Season 1 Episode 5

Manhattan Manhunt (2) (or The Stage Is All the World)

Aired Wednesday 8:00 PM Oct 07, 1970 on NBC



  • Trivia

  • Quotes

    • (the hoosegow for Ted Callender)
      McCloud: Let's go.
      Ted Callender: Lead on, MacDuff. You know, I'm going to make you a star!
      McCloud: Oh, you bet y'are.

    • Ted Callender: (to McCloud) There's not a lawyer in the land that can do to that jury what I can do, mate. I can mesmerize 'em.

    • (Chief Clifford explains that some actors are "physically unstable")
      McCloud: For them, it's not "all the world's a stage," it's "the stage is all the world."
      Chief Clifford: (with mild appreciation) Uh, you read Shakespeare in the bunkhouse?
      McCloud: I thought that was Zane Grey.

    • (speaking to McCloud, who is at Ted Callender's mod cocktail party, via telephone)
      Chief Clifford: How do things look there?
      McCloud: Like Halloween.
      Chief Clifford: Well, now you know what a showfolk hoedown looks like.

    • (Chris Coughlin wants to know how her article on "The Marshal from Manhattan" went over with Chief Clifford.)
      McCloud: It hit him about like a three-day case o' prairie chiggers.

    • McCloud: Chief, I didn't ask to come to New York, but since I'm here, I'd like to feel that I'm useful.
      Chief Clifford: So would I. But you can't have everything.

    • (McCloud is to make himself scarce from here on)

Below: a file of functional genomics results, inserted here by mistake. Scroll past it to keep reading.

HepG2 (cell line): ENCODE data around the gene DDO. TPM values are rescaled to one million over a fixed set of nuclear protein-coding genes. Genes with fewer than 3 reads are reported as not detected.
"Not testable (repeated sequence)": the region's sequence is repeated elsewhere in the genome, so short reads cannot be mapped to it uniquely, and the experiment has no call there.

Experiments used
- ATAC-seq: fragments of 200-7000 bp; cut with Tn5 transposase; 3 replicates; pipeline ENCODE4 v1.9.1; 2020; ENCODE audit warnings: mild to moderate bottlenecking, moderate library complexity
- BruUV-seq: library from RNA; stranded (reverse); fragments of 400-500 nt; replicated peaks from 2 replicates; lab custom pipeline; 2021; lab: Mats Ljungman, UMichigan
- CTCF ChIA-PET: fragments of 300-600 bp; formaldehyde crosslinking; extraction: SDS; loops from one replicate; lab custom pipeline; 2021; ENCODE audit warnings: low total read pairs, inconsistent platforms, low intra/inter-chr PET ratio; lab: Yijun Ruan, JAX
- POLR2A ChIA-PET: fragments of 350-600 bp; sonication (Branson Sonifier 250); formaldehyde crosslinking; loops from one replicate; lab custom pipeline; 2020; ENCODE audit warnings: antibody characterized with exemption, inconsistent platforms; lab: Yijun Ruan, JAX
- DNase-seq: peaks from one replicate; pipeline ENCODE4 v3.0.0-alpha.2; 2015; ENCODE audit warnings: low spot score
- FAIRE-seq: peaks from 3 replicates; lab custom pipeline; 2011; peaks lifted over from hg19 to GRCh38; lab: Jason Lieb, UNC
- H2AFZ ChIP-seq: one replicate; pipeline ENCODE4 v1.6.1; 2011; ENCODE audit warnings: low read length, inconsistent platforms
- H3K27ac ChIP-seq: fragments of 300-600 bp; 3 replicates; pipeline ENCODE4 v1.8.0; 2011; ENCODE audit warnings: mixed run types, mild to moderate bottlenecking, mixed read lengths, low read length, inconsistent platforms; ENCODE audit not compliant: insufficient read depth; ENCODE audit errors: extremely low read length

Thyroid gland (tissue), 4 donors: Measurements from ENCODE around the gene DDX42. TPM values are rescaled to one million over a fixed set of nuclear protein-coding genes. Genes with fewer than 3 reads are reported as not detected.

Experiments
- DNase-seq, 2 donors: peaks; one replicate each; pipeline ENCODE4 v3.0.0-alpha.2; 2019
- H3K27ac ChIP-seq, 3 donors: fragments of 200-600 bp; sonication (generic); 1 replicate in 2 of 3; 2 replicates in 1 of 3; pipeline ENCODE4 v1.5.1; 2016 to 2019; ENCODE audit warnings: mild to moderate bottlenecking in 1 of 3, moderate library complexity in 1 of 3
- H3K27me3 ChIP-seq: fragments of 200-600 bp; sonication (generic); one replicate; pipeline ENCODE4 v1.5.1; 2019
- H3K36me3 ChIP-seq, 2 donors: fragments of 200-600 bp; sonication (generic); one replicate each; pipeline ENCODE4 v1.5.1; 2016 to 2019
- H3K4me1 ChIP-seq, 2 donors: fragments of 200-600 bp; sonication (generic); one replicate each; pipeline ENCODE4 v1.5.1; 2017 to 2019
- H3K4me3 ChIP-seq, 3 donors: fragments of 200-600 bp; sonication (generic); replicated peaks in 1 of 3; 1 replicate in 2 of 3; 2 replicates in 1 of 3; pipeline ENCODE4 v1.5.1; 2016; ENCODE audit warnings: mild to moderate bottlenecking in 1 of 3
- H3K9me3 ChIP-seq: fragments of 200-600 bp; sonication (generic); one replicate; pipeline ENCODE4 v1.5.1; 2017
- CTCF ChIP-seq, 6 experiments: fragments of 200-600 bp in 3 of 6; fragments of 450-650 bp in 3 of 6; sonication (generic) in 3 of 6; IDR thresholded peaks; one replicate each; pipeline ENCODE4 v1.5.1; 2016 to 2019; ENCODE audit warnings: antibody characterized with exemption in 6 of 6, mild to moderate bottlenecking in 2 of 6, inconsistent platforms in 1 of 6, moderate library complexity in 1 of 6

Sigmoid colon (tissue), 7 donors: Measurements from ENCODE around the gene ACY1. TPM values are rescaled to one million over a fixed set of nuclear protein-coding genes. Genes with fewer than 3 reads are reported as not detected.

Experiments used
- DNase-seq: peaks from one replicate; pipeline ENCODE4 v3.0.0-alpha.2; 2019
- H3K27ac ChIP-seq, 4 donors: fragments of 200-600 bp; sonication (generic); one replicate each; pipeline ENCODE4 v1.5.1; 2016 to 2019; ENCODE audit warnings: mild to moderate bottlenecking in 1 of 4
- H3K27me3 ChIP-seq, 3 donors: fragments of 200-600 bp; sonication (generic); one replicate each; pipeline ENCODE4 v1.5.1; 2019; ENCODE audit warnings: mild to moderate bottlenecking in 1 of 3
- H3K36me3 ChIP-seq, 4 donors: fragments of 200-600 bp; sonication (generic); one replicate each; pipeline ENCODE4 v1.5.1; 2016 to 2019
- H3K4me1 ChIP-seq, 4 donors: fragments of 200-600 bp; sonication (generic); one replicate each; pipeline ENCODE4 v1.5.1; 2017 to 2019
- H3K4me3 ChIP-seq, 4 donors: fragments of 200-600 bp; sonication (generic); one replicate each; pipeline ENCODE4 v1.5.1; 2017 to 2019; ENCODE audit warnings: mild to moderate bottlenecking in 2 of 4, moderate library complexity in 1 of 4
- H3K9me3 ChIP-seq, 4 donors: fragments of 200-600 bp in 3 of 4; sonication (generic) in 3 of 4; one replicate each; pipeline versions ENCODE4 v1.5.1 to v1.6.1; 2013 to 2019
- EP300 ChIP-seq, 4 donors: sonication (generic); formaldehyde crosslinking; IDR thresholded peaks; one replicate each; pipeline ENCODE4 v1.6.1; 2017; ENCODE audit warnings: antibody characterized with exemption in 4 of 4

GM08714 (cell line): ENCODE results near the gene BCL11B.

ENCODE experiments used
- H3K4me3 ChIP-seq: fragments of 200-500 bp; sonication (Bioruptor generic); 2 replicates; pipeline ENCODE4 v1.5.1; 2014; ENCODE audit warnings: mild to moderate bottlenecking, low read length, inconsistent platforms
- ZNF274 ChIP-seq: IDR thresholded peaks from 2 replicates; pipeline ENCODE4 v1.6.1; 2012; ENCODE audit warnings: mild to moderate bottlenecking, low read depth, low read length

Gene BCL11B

Chief Clifford: Do I make myself clear?
      McCloud : Comin' in like a bear in December.
      Chief Clifford: McCloud, I don't even wanna know what that means.

  • Notes

  • Allusions

    • I thought that was Zane Grey
      Refers to Zane Grey (1872–1939), a popular American author best known for novels and stories of adventure which presented the rugged Old West in an idealized image.

    • Lead on, MacDuff
      The origin of this phrase is the Shakespearean play Macbeth. In actuality, it is a misquote as Macbeth's actual line in the play is "Lay on Macduff, and damn'd be him that first cries, 'Hold, enough!'"

      All the world's a stage
      The origin of this phrase is the Shakespearean play As You Like It. The context of the quote is:
      All the world's a stage,
      And all the men and women merely players:
      They have their exits and their entrances;
      And one man in his time plays many parts.